Regarding the anterior and posterior placental location, our study shows that there is insignificant correlation between the location and gender with P = 0.789. This result is agreed with that obtained by Mirbolouk et al.[18] who found no significant association between anterior and posterior placenta and fetal outcome. However, Jafari et al.[13] found significant relation as 72.8% of girls had anterior placenta, and only 27.2% of males had anterior placenta. This does not agree with our study. Hammad et al.[19] found that 66% of posterior placenta were females and 57% were males. 43% of anterior placenta were males and 34% were females.


  Conclusion Top


The site of chorionic villi have insignificant correlation with fetal gender difference, detecting the fetal gender can be done accurately in second trimester, the radiologists should be familiar with new research methods of sex detection and further studies recommended.

Financial support and sponsorship

Not applicable.

Conflicts of interest

There are no conflicts of interest.



 
  References Top

1.
Eze CU, Ezugwu FO, Agbo JA Sonographic determination of fetal gender in the second and third trimesters in a private hospital in Enugu, southeast Nigeria. Radiography [Internet] 2010;16:292-6. Available from: https://linkinghub.elsevier.com/retrieve/pii/S107881​7410000349. [Last accessed on 2022 Mar 14].  Back to cited text no. 1
    
2.
The Relationship Between Placental Location and Fetal Gender (Ramzi’s Method) [Internet] 2011 Jun 14. Contemporary OB/GYN . Available from: https://www.contemporaryobgyn.net/view/relationship-between-placental-location-and-fetal-gender-ramzismethod. [Last accessed on 2022 Mar 14].  Back to cited text no. 2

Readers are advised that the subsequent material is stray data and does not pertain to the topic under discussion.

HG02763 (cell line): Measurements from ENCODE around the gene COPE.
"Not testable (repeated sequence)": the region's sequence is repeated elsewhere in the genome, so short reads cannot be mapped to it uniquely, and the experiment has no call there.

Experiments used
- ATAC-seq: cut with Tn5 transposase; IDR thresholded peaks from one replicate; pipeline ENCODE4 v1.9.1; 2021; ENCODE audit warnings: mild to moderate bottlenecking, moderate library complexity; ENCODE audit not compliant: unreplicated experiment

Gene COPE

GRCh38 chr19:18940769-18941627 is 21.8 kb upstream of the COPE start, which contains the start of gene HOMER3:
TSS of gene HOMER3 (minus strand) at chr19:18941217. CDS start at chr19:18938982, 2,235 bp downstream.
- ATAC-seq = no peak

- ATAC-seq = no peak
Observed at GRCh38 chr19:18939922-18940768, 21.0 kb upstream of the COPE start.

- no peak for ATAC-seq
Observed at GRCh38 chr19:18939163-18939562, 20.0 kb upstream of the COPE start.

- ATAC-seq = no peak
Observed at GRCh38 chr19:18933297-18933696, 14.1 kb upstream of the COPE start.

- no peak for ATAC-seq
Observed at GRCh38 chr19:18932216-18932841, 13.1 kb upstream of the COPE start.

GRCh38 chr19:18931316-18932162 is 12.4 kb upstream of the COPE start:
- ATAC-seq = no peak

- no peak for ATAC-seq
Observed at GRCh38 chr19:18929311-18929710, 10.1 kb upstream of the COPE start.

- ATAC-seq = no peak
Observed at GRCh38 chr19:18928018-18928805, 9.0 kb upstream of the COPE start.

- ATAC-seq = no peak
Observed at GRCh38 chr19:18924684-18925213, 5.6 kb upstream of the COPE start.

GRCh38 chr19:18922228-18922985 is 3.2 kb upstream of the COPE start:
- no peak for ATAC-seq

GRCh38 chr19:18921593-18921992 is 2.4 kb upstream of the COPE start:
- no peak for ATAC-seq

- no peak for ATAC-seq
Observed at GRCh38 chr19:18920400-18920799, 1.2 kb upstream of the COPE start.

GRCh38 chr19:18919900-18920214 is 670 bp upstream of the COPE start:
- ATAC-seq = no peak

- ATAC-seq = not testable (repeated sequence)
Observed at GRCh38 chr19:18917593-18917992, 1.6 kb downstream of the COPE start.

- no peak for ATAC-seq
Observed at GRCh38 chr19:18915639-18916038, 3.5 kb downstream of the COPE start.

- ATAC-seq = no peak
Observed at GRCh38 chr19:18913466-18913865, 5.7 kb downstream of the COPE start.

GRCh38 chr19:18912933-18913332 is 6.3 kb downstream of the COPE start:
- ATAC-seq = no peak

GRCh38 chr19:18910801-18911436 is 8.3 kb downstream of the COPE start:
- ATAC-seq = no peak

3.
Ekele B, Bello S, Morhason-Bello I, Maaji S Do women want disclosure of fetal gender during prenatal ultrasound scan? Ann Afr Med [Internet] 2010;9:11. Available from: http://www.annalsafrmed.org/text.asp?2010/9/1/11/62618. [Last accessed on 2022 Mar 14].  Back to cited text no. 3
    
4.
Hyett JA, Gardener G, Stojilkovic-Mikic T, Finning KM, Martin PG, Rodeck CH, et al. Reduction in diagnostic and therapeutic interventions by non-invasive determination of fetal sex in early pregnancy. Prenat Diagn 2005;25:1111-6.  Back to cited text no. 4
    
5.
Efrat Z, Akinfenwa OO, Nicolaides KH First-trimester determination of fetal gender by ultrasound. Ultrasound Obstet Gynecol 1999;13:30-7.  Back to cited text no. 5
    
6.
Nayyef NK, Al-Bairmani JK, Al-Hillali AM Perinatal and neonatal mortality, risk factors, and causes in Babylon teaching hospital for maternity and children during 2018. Med J Babylon 2020;17:58-63.  Back to cited text no. 6
    
7.